Originally published on Fri October 11, 2013 1:25 pm
Most Americans say they aren't directly affected by the shutdown. But some pockets of society, beyond furloughed federal workers and their families, are being severely hit.
We used NPR's social media network to ask about the impact and were deluged by messages from people who are worried and scared, especially veterans and the disabled, and many others who are angry and frustrated.
Originally published on Tue October 15, 2013 12:14 pm
At a basic level, kissing is a biohazard. What is love then, if not the willingness to expose yourself to a host of nasty diseases lurking in your partner's mouth?
But could kissing also be a tool with a purpose?
Psychology graduate student Rafael Wlodarski, from the University of Oxford, wanted to find out. Results from his experiments supported two of the existing hypotheses about why we kiss. First, we kiss to assess potential mates. Second, we kiss the mate we've found to maintain attachment.
School teachers and administrators say they're struggling to maintain discipline in the classroom and are asking the Legislature for help with ideas to deal with unruly students.
Several administrators testified Thursday before the Senate Education Committee. Shawnee Republican Sen. Ron Sharp, a retired educator who taught for more than 30 years, says he requested the interim study after hearing from constituents and educators.
Sharp says a lack of student discipline is "one of the most serious problems" facing the state.
The 10th Circuit Court of Appeals on Wednesday upheld a lower court’s ruling that denied efforts to temporarily stop construction on the southern portion of the Keystone XL pipeline, which runs from Cushing, Oklahoma to refineries along the Gulf Coast. The Oklahoma portion is nearly complete.
Even though all the pipe in Oklahoma and Texas is buried, environmental groups and activists are still urging the Obama administration to block the northern portion of the pipeline, where it crosses the Canadian border.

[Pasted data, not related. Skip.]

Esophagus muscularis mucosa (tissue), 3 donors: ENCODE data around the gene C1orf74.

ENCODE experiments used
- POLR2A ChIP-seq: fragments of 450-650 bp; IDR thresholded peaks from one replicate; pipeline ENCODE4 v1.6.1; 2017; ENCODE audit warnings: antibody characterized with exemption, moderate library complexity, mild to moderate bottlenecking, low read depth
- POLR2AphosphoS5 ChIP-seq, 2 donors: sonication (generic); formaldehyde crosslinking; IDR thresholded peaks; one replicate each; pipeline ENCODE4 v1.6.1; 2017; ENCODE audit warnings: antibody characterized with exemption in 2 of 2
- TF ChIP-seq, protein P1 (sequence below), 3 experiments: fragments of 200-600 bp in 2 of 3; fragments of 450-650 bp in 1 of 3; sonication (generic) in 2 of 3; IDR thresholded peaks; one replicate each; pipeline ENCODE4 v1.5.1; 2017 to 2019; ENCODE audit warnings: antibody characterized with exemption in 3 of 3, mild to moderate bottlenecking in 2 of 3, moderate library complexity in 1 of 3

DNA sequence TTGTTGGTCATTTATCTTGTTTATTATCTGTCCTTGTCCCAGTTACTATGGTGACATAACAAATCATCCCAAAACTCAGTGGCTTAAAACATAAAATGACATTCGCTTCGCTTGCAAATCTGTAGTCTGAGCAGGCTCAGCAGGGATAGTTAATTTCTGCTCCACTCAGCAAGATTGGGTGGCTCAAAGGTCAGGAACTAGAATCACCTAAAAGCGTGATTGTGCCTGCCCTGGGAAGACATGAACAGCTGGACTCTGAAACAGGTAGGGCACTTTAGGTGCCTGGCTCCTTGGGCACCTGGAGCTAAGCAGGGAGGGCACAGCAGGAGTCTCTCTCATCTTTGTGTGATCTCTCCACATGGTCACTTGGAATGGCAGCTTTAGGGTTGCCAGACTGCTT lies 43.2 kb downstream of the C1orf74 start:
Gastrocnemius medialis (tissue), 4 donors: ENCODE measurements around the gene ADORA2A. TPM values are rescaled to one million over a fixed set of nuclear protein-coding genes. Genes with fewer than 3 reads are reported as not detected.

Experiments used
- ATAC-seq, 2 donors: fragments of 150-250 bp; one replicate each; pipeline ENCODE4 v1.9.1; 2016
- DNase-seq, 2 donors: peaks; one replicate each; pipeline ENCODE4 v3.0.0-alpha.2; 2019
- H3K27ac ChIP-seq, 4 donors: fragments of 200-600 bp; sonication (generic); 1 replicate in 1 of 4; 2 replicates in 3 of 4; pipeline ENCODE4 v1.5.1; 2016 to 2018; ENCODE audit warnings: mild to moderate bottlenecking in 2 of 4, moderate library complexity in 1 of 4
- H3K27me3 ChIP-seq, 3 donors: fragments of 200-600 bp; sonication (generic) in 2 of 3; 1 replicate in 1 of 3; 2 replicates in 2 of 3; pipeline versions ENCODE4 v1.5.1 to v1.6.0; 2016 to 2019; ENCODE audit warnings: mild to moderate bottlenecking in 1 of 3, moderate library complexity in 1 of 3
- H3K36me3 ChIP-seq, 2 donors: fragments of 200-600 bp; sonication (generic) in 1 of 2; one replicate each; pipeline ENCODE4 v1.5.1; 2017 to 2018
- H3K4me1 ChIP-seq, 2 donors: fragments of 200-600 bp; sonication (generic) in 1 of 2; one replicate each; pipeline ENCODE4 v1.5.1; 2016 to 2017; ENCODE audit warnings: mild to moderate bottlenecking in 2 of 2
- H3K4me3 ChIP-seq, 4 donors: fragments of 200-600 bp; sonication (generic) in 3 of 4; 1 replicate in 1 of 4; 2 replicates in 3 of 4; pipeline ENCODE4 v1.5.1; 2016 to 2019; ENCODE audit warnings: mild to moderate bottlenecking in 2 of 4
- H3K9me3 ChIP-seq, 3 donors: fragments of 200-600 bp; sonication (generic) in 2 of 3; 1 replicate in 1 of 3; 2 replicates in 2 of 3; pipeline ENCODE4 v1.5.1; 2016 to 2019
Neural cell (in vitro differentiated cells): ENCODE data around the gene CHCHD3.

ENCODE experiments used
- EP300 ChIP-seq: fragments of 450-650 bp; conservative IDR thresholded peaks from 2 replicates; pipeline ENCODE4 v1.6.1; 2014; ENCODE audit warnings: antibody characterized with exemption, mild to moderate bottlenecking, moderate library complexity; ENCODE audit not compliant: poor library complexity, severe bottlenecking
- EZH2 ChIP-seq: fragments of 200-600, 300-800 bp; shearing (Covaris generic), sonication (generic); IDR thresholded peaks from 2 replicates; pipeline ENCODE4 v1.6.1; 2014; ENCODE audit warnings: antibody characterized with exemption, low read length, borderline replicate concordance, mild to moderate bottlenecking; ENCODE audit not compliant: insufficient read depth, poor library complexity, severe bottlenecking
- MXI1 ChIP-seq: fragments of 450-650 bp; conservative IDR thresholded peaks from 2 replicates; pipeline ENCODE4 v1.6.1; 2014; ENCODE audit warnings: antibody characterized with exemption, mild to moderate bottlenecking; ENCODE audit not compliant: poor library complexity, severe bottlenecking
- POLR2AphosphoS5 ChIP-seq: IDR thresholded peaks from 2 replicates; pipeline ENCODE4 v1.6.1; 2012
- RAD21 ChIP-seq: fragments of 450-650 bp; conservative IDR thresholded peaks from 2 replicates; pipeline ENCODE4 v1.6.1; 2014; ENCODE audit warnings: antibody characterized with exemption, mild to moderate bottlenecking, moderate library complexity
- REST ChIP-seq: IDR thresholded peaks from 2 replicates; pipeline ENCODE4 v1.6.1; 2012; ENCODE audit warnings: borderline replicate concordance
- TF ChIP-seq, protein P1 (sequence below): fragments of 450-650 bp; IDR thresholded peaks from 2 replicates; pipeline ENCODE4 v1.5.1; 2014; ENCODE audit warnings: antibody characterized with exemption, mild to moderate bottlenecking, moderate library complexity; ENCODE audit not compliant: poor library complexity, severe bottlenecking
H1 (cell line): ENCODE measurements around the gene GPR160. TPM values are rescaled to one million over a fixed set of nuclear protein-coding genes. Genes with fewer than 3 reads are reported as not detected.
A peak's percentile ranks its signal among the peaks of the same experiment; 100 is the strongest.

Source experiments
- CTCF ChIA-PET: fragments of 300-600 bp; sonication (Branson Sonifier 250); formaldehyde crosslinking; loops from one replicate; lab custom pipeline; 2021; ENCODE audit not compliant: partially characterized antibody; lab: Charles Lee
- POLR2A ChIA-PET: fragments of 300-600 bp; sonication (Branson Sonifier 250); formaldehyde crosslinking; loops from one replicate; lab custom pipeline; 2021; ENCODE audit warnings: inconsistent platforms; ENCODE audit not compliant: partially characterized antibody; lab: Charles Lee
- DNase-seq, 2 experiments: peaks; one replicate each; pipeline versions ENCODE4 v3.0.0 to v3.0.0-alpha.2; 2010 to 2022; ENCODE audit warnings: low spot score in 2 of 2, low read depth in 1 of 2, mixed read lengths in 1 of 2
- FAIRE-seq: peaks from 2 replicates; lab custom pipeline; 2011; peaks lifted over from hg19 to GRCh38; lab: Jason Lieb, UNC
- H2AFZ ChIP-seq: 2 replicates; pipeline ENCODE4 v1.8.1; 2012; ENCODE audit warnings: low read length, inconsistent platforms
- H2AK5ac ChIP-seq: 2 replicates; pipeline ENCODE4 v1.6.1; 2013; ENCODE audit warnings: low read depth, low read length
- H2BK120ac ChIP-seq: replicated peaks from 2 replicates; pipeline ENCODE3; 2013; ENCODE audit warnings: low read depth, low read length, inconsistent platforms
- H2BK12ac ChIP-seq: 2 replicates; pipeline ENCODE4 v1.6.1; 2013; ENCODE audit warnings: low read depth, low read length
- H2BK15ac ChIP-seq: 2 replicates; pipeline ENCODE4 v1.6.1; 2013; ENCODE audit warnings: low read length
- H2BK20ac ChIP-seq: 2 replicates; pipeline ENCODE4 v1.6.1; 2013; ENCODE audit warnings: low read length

Listen to Suzette Grillot's conversation with Richard Clarke.
Former counter-intelligence czar Richard Clarke is best known for testifying before the 9/11 Commission that President George W. Bush failed to take enough action to protect the country ahead of the September 11, 2001 terrorist attacks.
Thousands of federal workers in Oklahoma were furloughed because of the budget stalemate in Washington, D.C., including those in charge of operating and maintaining dozens of campsites and parks run by the U.S. government.
The biological father of a Cherokee girl adopted by a South Carolina couple has dropped his custody claims.
Dusten Brown and a Cherokee Nation assistant attorney general said Thursday proceedings over 4-year-old Veronica have been dropped in the Oklahoma and Cherokee court systems. Brown and the attorney asked that Matt and Melanie Capobianco of Charleston, S.C., drop a contempt complaint against Brown.
Singer Kris Kristofferson is scheduled to play a benefit concert in Tulsa to help a project to rebuild folk legend Woody Guthrie's boyhood home.
The concert is Sunday night at the Mabee Center.
Organizers want to raise about $500,000 to rebuild Guthrie's home in Okemah. The rebuild of the property will use original planks of wood salvaged from the site decades ago.
Guthrie, best known for the song "This Land is Your Land," wrote hundreds of folk songs and ballads. His lyrics celebrated American workers, lamented the woes of the poor and advocated for civil rights.
Originally published on Thu October 10, 2013 9:58 am
If Congress doesn't raise the debt ceiling soon, the U.S. government won't be able to pay its debts. Here's who the government owes money to — all the holders of U.S. Treasury debt, broken down by category and by how much government debt they hold.